Will Obama Be Any Different?
When it comes to respecting international law, Eric Posner says no:
During his presidential campaign, Obama expressed support for the International Criminal Court and humanitarian intervention. In office, he has done nothing for the ICC and has stood by while the killing continues in Sudan. He has promised to close the detention facility at Guantánamo Bay; the problem, however, was not that the facility itself violated international law but that the detention methods practiced there (arguably) did so. These very same detention practices have continued in Iraq and Afghanistan.
Meanwhile, Obama has sought to give immunity to Bush-era interrogators -- another possible violation of international law, and certainly in tension with it. Bush's unlawful tariffs on steel are matched by the "buy American" provision in the stimulus bill signed by Obama and the tariffs that he has slapped on Chinese tires. Obama has provided some symbolic support for international law in a few ways, but where it counts -- obtaining Senate ratification of the Law of the Sea treaty (which Bush also supported) and numerous international human rights treaties -- he has expended no political capital. Don't expect this to change.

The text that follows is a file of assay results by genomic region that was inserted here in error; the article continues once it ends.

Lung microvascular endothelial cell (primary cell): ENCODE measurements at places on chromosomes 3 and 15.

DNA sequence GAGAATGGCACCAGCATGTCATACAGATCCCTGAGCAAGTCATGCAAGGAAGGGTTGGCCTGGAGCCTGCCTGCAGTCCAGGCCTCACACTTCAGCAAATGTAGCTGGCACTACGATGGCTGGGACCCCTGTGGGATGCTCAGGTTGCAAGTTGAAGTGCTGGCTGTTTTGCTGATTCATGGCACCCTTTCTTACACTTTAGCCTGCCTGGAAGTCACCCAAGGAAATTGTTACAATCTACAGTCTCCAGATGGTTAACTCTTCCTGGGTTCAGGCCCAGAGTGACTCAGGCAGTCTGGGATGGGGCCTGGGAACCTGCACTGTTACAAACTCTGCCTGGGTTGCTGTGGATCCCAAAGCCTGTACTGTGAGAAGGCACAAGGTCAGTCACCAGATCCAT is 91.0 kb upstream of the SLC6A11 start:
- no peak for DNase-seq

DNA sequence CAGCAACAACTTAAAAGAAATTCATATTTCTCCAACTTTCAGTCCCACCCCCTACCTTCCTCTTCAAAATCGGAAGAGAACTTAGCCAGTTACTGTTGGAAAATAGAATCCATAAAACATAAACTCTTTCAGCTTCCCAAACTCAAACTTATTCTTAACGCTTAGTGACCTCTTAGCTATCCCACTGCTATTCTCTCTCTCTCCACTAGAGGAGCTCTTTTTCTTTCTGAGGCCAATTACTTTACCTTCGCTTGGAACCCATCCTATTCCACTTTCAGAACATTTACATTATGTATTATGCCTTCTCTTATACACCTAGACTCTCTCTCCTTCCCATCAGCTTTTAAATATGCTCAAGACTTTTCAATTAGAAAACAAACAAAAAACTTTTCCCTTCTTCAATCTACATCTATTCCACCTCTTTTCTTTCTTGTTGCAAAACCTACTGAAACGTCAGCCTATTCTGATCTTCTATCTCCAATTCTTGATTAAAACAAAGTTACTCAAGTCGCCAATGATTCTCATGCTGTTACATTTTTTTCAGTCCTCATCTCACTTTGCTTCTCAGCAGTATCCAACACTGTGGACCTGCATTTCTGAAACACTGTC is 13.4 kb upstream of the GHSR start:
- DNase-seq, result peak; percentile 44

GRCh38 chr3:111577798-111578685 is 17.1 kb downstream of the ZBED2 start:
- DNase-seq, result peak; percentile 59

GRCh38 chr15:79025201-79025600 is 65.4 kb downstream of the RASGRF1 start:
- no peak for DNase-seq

The NYT admits that those tire tariffs are legal, but nevertheless slams the decision as "bad economics and bad foreign policy." The difference is that the US is no longer actively in breach of its treaty obligations and domestic law in torturing and abusing prisoners in the war on terror; and the notion that a president has absolute authority to do anything he wants under his war-powers has been abandoned. That's a big deal to me. But apart from that, Posner is not wrong.